So, 60 years ago, started a story in Electronics Weekly’s edition of March 29th 1961.
The story continued:
CANTAT,designed to be the first section of the Commonwealth round-the-world telephone cable, will provide 60 circuits between Scotland and Newfoundland.
The main submarine crossing is from Oban. Scotland, to New Hampden at the head of White Bay, Newfoundland, a distance of 2,100 nautical miles.
Cable & Wireless Ltd. are responsible for the United Kingdom’s share.
Monarch has been undergoing refit in readiness for the laying. Apart from a world-wide radio communication system,the ship is fitted with a Decca navigational aid, Loran and echo-sounding apparatus.
During cable-laying operations repeaters are inserted every 26 nautical miles.The insertion takes place on shipboard,and a “tail” is left in each end of a repeater (after it has been manufactured and sealed) for connection to the cable.
At each repeater the core of the cable is spliced to the thinner polythene coaxial cable of the repeater by brazing and injection moulding.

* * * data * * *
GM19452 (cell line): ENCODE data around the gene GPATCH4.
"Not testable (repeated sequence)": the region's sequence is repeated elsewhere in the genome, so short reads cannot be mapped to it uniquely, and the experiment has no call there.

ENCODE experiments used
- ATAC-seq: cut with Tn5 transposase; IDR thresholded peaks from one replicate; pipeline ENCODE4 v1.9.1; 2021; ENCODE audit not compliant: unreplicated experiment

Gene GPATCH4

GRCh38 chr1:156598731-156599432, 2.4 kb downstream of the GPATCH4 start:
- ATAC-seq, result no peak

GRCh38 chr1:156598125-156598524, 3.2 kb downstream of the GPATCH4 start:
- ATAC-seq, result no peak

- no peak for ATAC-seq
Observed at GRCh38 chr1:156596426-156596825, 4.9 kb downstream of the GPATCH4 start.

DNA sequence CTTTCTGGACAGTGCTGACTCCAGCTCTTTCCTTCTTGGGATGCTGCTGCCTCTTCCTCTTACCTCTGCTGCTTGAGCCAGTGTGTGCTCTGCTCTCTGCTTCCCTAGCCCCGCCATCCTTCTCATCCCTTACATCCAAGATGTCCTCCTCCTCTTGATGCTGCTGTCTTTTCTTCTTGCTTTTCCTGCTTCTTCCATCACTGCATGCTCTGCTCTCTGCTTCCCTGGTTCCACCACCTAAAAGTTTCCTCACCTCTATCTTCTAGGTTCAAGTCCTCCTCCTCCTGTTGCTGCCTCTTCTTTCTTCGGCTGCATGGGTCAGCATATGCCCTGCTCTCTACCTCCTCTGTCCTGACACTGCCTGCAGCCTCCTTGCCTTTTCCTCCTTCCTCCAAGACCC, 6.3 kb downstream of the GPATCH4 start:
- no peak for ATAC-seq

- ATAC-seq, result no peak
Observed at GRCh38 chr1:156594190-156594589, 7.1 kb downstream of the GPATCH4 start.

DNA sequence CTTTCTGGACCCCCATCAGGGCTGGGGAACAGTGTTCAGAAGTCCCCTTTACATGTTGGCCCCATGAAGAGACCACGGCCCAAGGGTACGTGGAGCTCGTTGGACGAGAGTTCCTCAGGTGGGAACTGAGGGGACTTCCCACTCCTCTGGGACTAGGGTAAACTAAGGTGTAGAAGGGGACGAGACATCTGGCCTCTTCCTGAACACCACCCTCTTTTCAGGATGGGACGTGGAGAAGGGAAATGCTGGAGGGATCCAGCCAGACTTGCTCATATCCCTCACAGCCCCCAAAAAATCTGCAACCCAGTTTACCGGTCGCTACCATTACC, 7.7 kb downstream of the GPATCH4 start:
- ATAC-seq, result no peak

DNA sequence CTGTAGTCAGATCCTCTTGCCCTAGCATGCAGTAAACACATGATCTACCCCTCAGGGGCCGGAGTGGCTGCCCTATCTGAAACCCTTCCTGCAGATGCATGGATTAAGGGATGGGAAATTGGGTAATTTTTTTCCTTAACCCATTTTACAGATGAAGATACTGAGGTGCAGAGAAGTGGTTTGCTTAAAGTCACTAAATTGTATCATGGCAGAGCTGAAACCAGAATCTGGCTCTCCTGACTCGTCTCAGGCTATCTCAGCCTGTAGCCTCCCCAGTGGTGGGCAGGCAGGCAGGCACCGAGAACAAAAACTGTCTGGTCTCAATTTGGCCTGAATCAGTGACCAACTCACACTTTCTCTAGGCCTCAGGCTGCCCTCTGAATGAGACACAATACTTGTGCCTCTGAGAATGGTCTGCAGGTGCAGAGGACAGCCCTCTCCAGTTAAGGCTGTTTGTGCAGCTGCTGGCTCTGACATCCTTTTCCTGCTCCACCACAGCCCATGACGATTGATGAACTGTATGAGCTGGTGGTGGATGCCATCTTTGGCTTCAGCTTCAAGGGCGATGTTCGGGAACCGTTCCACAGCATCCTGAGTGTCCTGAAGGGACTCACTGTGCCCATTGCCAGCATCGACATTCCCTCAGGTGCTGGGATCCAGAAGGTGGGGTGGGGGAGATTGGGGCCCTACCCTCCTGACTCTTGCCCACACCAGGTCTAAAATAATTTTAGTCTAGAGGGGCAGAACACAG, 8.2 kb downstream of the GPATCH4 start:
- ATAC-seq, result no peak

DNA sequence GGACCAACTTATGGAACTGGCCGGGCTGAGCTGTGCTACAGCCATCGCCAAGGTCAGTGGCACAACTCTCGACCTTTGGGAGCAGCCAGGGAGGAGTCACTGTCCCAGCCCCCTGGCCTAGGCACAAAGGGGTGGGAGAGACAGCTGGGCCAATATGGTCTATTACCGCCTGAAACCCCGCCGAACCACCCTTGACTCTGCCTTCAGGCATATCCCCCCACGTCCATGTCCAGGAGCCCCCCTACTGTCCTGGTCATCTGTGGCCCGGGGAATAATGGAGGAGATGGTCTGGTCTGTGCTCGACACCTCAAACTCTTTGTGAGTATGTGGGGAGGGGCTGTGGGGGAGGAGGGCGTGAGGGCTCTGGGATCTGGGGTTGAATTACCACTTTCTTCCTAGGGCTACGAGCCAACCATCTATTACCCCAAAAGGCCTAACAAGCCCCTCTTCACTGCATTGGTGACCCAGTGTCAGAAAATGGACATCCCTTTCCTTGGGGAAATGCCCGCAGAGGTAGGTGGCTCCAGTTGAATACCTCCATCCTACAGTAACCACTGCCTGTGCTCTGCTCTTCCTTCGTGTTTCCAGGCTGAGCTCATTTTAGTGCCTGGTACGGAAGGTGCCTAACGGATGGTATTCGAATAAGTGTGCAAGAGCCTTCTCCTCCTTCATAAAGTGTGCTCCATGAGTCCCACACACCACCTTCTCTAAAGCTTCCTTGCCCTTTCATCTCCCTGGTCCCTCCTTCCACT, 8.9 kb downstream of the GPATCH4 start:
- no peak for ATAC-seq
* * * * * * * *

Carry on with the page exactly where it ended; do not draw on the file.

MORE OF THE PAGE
The deep-sea lightweight cable is, of course, stored in the ship’s tanks in sections, each of 26 nautical miles. Multiples of this length with repeaters inserted may be made up before the ship actually begins operations, so as to expedite the laying programme.
Continuous testing of the cable and repeaters is udertaken from first loading to last laying.
A pulse generating equipment is among that installed in Monarch which measures the delay of an echo received from a discontinuity or mismatch.
This measurement is made either on a CRT or on a paper recorder and the position of the fault can be determined by calculation.
Other equipment is available to monitor remotely gain,bandwidth and noise level of repeaters when they are in position in the cable.